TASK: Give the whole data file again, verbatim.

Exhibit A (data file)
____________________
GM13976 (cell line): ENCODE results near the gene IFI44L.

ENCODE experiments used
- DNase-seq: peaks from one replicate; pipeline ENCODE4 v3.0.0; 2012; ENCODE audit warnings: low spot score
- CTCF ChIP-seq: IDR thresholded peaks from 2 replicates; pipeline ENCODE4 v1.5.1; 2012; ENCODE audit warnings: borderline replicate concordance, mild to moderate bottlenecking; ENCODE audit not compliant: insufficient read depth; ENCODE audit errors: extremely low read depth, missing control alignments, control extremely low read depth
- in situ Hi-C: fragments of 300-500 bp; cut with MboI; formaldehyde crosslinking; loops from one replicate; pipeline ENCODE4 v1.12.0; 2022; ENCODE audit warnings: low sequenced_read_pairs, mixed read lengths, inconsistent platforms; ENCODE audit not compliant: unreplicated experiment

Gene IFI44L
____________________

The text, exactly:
GM13976 (cell line): ENCODE results near the gene IFI44L.

ENCODE experiments used
- DNase-seq: peaks from one replicate; pipeline ENCODE4 v3.0.0; 2012; ENCODE audit warnings: low spot score
- CTCF ChIP-seq: IDR thresholded peaks from 2 replicates; pipeline ENCODE4 v1.5.1; 2012; ENCODE audit warnings: borderline replicate concordance, mild to moderate bottlenecking; ENCODE audit not compliant: insufficient read depth; ENCODE audit errors: extremely low read depth, missing control alignments, control extremely low read depth
- in situ Hi-C: fragments of 300-500 bp; cut with MboI; formaldehyde crosslinking; loops from one replicate; pipeline ENCODE4 v1.12.0; 2022; ENCODE audit warnings: low sequenced_read_pairs, mixed read lengths, inconsistent platforms; ENCODE audit not compliant: unreplicated experiment

Gene IFI44L